sudo ufw status Firewall loaded To Action From -- ------ ---- 22:tcp DENY 192.168.0.1 22:udp DENY 192.168.0.1 22:tcp DENY 192.168.0.7 22:udp DENY 192.168.0.7 22:tcp ALLOW 192.168.0.0/24 22:udp ALLOW 192.168.0.0/24
if ufw was not enabled the output would be:
sudo ufw status Status: inactive
To enable logging use:
sudo ufw logging on
To disable logging use:
sudo ufw logging off
You can also use a fuller syntax, specifying the source and destination addresses, ports and protocols.
This section shows how to allow specific access.
Allow by Specific IP
sudo ufw allow from
example:To allow packets from 22.214.171.124:
sudo ufw allow from 126.96.36.199
Allow by Subnet
You may use a net mask :
sudo ufw allow from 192.168.1.0/24
Allow by specific port and IP address
sudo ufw allow from
example: allow ip address 192.168.0.4 access to port 22 for all protocols
sudo ufw allow from 192.168.0.4 to any port 22
Allow by specific port, IP address and protocol
sudo ufw allow from
to port proto
example: allow ip address 192.168.0.4 access to port 22 using TCP
sudo ufw allow from 192.168.0.4 to any port 22 proto tcp
Note: Security by obscurity may be of very little actual benefit with modern cracker scripts. By default, UFW allows ping requests. You may find you wish to leave (icmp) ping requests enabled to diagnose networking problems.
You need to edit /etc/ufw/before.rules and remove the following lines:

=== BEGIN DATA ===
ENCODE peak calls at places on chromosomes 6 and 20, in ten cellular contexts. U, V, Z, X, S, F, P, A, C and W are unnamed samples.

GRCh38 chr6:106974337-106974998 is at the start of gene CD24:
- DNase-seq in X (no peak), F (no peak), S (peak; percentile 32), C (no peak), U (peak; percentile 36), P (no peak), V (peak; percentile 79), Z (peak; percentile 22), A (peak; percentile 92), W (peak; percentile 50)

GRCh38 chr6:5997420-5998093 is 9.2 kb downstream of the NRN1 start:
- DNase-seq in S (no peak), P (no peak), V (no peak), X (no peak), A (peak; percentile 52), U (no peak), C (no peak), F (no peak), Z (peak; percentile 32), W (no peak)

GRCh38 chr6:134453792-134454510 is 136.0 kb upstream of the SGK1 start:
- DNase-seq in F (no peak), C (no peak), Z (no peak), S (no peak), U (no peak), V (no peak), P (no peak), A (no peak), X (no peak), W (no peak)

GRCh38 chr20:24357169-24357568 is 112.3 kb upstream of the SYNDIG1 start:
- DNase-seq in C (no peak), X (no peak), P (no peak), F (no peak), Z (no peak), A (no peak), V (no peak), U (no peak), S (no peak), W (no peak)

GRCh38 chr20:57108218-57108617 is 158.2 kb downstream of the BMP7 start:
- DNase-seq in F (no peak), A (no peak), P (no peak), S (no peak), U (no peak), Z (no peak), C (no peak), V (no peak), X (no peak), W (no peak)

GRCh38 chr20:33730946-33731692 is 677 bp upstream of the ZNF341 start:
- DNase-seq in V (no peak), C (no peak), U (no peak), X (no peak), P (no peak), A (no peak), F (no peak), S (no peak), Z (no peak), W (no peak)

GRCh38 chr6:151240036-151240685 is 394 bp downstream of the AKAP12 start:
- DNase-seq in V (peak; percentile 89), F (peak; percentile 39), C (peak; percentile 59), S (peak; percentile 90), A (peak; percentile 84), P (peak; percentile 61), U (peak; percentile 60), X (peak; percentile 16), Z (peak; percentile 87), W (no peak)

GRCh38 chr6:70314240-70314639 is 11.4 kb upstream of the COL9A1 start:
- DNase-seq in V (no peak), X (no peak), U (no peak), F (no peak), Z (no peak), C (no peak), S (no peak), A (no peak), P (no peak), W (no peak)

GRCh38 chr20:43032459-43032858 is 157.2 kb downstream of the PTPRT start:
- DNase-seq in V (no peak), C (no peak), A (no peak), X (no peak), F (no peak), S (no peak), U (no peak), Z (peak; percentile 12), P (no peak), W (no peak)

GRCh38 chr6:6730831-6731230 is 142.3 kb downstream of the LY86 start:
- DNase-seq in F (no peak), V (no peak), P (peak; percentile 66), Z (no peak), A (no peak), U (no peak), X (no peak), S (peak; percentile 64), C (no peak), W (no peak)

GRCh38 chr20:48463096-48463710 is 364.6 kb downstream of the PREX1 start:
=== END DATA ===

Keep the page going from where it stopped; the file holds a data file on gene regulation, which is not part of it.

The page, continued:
# ok icmp codes -A ufw-before-input -p icmp --icmp-type destination-unreachable -j ACCEPT -A ufw-before-input -p icmp --icmp-type source-quench -j ACCEPT -A ufw-before-input -p icmp --icmp-type time-exceeded -j ACCEPT -A ufw-before-input -p icmp --icmp-type parameter-problem -j ACCEPT -A ufw-before-input -p icmp --icmp-type echo-request -j ACCEPT
or change the "ACCEPT" to "DROP"
# ok icmp codes -A ufw-before-input -p icmp --icmp-type destination-unreachable -j DROP -A ufw-before-input -p icmp --icmp-type source-quench -j DROP -A ufw-before-input -p icmp --icmp-type time-exceeded -j DROP -A ufw-before-input -p icmp --icmp-type parameter-problem -j DROP -A ufw-before-input -p icmp --icmp-type echo-request -j DROP
Deny by specific IP
sudo ufw deny from
example:To block packets from 188.8.131.52:
sudo ufw deny from 184.108.40.206
Deny by specific port and IP address
sudo ufw deny from
example: deny ip address 192.168.0.1 access to port 22 for all protocols
sudo ufw deny from 192.168.0.1 to any port 22
Working with numbered rules